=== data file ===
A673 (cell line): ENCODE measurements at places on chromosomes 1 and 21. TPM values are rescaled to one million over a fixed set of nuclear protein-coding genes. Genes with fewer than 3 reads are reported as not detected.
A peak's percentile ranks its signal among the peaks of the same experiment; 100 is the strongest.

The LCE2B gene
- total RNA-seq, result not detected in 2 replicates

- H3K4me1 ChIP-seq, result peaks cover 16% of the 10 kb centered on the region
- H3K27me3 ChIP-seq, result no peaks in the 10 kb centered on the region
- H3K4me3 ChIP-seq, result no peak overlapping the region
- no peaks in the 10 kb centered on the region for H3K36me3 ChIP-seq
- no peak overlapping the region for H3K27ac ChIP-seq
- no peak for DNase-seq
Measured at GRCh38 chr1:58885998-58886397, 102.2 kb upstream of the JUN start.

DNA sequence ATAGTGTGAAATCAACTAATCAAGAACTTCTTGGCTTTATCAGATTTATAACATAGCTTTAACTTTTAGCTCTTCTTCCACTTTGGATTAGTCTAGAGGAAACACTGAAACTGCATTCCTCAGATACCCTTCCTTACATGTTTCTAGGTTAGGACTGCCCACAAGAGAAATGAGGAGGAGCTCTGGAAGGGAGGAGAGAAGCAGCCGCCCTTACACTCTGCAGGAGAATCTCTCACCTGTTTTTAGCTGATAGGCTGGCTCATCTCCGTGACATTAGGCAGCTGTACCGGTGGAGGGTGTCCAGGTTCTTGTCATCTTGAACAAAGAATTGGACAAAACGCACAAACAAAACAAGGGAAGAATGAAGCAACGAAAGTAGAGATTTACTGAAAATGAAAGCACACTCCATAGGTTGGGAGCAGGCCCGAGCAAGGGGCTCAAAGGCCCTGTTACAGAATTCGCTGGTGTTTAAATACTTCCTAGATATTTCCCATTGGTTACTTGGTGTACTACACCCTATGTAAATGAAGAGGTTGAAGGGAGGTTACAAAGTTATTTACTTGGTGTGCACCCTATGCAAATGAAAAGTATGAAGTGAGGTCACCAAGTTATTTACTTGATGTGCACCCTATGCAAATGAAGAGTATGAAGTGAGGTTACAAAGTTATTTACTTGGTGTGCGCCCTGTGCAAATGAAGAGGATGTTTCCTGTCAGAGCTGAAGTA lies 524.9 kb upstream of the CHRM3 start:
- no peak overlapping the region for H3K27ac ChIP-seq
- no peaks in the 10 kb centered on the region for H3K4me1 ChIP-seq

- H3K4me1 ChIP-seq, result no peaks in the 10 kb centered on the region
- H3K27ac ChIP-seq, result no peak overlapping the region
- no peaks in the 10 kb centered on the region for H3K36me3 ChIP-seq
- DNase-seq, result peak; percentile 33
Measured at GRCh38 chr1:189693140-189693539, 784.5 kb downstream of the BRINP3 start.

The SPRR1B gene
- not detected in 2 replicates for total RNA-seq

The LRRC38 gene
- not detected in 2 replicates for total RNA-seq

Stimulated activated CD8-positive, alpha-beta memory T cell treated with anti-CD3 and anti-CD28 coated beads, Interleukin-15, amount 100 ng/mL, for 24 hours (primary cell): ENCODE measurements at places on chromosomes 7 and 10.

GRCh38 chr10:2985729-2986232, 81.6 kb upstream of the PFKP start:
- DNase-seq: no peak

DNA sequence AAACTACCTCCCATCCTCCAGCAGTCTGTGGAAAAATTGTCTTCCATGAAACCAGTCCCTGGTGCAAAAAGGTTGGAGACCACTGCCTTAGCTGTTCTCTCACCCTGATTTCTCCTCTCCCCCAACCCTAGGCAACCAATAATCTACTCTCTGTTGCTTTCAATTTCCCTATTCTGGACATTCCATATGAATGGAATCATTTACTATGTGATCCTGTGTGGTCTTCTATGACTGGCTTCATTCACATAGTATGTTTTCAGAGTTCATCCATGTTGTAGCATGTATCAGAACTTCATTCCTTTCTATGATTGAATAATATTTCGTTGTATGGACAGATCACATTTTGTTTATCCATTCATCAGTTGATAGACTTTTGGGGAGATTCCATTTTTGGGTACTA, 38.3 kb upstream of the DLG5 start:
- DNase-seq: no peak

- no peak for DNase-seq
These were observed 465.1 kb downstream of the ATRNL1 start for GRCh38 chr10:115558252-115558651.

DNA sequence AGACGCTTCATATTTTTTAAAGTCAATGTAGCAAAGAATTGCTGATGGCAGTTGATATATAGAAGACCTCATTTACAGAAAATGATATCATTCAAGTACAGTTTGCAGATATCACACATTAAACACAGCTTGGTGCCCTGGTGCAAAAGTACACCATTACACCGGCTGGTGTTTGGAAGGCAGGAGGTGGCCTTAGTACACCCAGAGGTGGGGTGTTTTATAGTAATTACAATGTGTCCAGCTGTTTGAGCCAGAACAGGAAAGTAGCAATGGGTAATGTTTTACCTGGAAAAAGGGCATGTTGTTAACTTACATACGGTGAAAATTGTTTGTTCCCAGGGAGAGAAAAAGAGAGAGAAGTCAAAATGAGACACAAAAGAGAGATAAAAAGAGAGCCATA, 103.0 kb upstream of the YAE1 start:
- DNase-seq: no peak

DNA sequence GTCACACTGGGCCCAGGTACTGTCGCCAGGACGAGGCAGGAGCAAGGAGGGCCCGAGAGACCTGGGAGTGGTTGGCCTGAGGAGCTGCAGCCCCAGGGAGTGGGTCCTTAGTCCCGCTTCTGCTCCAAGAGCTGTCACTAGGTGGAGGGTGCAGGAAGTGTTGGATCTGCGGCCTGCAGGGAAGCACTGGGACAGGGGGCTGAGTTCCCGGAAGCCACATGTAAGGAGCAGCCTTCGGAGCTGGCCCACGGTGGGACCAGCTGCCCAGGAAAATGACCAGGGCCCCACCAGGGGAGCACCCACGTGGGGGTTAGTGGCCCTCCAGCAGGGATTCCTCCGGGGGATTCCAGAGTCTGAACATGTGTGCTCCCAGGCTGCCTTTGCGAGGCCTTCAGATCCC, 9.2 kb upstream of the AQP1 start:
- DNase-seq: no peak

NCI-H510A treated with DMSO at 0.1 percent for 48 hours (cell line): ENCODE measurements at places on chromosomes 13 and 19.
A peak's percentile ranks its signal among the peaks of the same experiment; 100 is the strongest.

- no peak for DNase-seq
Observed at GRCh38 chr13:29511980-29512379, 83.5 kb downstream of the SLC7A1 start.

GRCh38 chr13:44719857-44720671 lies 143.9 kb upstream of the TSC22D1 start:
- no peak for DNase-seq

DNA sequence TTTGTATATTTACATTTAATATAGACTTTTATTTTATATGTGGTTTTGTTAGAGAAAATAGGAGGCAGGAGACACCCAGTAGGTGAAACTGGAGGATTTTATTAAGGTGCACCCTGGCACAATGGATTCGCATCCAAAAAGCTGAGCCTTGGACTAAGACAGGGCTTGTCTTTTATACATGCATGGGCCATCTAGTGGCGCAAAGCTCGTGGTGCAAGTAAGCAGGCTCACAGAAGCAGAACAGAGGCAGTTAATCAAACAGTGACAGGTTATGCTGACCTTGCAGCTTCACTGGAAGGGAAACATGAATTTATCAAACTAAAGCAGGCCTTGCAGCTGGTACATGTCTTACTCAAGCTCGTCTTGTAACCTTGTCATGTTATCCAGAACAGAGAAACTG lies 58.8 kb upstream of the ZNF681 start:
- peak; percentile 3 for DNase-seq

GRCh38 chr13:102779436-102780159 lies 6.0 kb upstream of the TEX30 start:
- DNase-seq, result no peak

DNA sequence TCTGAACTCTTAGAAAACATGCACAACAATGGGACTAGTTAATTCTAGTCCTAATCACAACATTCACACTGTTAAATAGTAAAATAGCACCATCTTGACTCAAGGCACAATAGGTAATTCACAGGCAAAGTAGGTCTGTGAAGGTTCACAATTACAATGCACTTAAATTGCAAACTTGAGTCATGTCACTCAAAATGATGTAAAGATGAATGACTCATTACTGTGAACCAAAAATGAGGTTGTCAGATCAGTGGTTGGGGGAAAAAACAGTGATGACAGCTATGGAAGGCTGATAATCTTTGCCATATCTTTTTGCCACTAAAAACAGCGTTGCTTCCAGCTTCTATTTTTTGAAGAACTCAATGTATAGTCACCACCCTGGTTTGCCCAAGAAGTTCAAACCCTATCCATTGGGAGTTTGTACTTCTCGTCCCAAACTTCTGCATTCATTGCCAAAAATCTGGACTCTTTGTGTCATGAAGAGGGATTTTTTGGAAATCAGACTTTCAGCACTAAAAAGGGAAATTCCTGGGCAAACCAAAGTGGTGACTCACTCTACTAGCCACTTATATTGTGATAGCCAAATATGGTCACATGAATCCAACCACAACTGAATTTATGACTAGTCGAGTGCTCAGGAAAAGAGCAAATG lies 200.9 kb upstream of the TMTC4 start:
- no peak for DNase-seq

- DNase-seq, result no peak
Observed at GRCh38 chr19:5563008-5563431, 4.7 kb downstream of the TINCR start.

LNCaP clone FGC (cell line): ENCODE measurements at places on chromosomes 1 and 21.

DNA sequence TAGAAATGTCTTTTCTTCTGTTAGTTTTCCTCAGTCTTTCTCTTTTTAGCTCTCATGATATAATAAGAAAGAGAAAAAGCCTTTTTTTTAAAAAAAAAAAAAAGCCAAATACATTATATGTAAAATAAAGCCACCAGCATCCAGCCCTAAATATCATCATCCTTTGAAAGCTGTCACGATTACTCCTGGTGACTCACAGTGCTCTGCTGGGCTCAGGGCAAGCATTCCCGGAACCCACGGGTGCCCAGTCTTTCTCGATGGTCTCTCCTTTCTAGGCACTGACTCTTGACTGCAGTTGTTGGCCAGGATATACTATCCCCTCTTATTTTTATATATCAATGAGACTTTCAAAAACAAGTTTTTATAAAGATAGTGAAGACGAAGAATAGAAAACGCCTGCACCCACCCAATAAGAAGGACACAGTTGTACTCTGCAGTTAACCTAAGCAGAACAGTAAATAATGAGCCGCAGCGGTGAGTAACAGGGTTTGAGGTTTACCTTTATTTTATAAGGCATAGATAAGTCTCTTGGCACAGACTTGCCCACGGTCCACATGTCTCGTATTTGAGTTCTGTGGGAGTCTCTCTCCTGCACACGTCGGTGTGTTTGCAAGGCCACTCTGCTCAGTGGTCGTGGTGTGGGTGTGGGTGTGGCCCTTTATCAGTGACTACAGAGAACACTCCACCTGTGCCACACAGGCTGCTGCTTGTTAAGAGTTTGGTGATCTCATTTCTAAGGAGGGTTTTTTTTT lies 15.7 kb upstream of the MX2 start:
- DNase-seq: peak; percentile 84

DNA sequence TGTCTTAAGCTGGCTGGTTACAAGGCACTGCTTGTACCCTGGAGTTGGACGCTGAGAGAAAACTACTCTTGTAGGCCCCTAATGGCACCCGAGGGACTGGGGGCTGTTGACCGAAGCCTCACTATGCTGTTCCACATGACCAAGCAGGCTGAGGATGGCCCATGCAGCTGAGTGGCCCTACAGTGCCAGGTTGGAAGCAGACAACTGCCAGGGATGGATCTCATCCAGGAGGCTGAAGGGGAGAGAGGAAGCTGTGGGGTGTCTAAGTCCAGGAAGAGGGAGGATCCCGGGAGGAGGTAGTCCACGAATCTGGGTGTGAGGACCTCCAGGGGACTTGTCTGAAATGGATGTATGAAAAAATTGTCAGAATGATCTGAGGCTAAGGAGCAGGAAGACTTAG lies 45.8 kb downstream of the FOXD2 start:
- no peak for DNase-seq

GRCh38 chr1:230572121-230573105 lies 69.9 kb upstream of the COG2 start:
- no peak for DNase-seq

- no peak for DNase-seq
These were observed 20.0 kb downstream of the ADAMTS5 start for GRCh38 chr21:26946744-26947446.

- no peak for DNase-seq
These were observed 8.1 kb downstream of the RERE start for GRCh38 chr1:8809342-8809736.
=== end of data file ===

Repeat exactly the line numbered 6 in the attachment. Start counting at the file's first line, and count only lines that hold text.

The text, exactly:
- H3K27me3 ChIP-seq, result no peaks in the 10 kb centered on the region